IN February this year we published a landmark ruling by the Constitutional Court (ConCourt) which declared as unconstitutional any involvement of the police and army personnel in the country’s judiciary system.
The ConCourt’s unanimous decision to outlaw the engagement by the National Prosecution Authority (NPA) of army and police personnel as State prosecutors was delivered by Justice Antoinette Guvava.
“The engagement by the first respondent (NPA) of the serving members of the security services to prosecutorial duties is in contravention of Section 208 (4) of the Constitution of Zimbabwe… It is, hereby, ordered that: The first respondent (NPA) is directed to disengage all members of the security services within 24 months from the date of this order,” Justice Guvava said.
And as far back as 2015 the late Justice Godfrey Chidyausiku also took the Prosecutor-General (PG)’s Office to task asking: “Why do you want the police to do your job? We in the Judiciary do not want to have police officers as magistrates. Give us one good reason why we should have police prosecutors as opposed to civilian prosecutors…. In principle, I do not see the reason why the PG would want his job done by police.”
So it is from this background and standpoint that we are somewhat disturbed by the goings on at our courts where High Court prosecutors have downed tools alleging serious interference from the security services sector in the State attorneys’ day-to-day operations. In fact, the allegations go beyond interference and have been described by the prosecutors as “capture”.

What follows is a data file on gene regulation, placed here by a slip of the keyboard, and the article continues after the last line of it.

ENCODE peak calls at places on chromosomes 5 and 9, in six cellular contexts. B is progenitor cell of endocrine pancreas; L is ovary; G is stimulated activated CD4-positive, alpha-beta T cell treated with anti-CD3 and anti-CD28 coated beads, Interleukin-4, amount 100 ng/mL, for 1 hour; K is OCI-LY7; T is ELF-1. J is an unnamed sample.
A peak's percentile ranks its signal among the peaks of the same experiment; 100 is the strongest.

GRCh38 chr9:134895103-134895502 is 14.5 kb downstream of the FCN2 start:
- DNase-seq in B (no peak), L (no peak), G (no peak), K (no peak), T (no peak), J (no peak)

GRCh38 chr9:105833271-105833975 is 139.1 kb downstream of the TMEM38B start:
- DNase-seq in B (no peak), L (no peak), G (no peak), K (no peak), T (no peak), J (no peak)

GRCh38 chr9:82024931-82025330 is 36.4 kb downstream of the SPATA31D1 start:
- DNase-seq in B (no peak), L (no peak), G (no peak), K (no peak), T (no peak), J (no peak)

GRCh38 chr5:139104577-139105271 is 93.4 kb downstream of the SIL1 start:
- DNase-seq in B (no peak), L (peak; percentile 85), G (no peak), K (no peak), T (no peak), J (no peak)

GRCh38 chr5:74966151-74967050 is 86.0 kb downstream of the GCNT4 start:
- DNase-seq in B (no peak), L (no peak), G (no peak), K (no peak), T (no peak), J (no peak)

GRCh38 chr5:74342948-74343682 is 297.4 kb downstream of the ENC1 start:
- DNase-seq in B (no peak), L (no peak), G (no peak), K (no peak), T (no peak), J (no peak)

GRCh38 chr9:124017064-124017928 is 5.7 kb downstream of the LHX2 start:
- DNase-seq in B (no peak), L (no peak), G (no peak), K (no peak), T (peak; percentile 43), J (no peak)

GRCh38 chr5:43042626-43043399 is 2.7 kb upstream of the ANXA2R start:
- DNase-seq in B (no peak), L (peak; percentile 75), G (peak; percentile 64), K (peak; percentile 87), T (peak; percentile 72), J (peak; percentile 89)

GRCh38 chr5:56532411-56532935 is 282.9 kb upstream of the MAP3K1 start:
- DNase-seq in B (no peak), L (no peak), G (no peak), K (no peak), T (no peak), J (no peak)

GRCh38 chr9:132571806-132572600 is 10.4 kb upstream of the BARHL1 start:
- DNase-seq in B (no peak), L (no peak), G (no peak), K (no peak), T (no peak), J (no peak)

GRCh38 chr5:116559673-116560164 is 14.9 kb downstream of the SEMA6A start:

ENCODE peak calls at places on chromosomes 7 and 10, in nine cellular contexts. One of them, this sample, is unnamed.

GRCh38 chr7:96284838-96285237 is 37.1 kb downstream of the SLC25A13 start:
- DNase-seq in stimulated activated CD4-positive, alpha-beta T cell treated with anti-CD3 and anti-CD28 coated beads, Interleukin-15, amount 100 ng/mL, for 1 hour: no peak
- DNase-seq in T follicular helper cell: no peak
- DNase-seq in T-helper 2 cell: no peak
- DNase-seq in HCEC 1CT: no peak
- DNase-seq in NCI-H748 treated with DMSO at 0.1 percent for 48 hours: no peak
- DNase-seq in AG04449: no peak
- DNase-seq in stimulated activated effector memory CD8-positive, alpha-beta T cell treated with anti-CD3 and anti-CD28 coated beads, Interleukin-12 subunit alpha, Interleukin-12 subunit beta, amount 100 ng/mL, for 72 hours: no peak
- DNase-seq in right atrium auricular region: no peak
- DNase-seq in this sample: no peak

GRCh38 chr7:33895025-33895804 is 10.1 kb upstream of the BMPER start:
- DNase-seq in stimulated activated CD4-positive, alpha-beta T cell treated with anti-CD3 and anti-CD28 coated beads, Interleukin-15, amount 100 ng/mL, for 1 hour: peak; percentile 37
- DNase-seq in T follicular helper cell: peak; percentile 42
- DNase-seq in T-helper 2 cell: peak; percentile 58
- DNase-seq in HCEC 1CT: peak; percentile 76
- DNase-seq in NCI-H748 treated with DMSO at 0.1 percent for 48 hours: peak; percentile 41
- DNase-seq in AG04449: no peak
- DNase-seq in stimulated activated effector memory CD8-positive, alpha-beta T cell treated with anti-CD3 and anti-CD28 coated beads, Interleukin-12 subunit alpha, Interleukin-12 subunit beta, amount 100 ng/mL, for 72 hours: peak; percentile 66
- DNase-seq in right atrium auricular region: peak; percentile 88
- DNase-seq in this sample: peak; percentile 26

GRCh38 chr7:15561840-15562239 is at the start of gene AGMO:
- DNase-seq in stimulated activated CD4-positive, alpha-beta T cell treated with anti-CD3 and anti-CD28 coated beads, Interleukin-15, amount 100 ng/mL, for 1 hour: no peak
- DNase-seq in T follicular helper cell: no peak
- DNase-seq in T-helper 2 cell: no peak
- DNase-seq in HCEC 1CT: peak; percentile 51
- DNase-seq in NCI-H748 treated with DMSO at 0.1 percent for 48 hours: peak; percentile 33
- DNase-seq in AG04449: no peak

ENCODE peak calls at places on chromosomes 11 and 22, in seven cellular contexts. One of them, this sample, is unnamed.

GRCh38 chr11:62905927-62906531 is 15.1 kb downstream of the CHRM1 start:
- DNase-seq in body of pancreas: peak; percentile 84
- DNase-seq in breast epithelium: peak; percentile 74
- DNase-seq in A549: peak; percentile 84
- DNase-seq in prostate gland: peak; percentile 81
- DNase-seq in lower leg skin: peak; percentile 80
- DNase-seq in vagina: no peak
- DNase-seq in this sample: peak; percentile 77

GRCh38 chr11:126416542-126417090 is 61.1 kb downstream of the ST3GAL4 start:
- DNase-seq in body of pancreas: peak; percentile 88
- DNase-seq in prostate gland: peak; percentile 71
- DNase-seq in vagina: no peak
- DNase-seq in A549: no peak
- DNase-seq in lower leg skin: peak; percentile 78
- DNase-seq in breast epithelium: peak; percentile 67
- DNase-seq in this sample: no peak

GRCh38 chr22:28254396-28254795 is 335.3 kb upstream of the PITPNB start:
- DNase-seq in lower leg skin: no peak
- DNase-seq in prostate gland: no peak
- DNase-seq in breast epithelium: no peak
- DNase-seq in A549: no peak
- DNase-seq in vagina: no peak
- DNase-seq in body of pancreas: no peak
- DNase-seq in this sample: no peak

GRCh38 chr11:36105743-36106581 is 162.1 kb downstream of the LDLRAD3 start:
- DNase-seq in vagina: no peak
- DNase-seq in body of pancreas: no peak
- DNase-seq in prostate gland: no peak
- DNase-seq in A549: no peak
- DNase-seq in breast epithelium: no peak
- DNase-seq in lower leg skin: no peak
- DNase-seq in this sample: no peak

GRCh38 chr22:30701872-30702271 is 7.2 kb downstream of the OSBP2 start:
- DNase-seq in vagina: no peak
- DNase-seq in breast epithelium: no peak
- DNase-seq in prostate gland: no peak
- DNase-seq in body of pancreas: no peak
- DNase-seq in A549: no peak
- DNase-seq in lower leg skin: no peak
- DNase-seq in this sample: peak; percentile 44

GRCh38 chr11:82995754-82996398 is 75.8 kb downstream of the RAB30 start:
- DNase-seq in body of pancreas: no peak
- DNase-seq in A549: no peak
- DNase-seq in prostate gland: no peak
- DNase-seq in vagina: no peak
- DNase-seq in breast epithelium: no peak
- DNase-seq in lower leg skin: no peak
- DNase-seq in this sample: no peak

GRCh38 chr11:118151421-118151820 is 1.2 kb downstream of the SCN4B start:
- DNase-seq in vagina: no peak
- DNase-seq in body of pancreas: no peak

For a country that is struggling to attract foreign investors, the grave developments at our courts have a serious bearing on the country’s prospects of weathering the socio-economic storm that it is experiencing.
At a time the world and us as citizens are expecting major reforms across all sectors after years of misrule by former President Robert Mugabe, which created this situation whereby our courts were being run by the security services, the events at the courts are the last thing we expect.
We hope that the prosecutors’ concerns will not be dismissed as a storm in a tea cup because for them to reach that decision means that there must be something serious happening there. Dismissing this issue is tantamount to perpetuating an obnoxious system inherited from Mugabe’s regime.
It is very sad, to say the least, that we have a government that tells us that it observes the rule of law when its key institutions — such as the courts that should be the first to exhibit the rule of law, are mired in such embarrassing controversies.
We cannot be seen to be condoning a situation whereby those in charge of our courts violate our sacred Constitution, which in Section 208 (4) says: “Serving members of the security services must not be employed or engaged in civilian institutions except in periods of public emergency.”
So we beseech the powers-that-be to, for the sake of re-establishing a good name for our country, address the concerns of our prosecutors and, for goodness’ sake allow them to professionally conduct their duties without this unwarranted external intrusion. It is totally uncalled for and an unnecessary indictment on our efforts to be re-admitted back into the family of nations.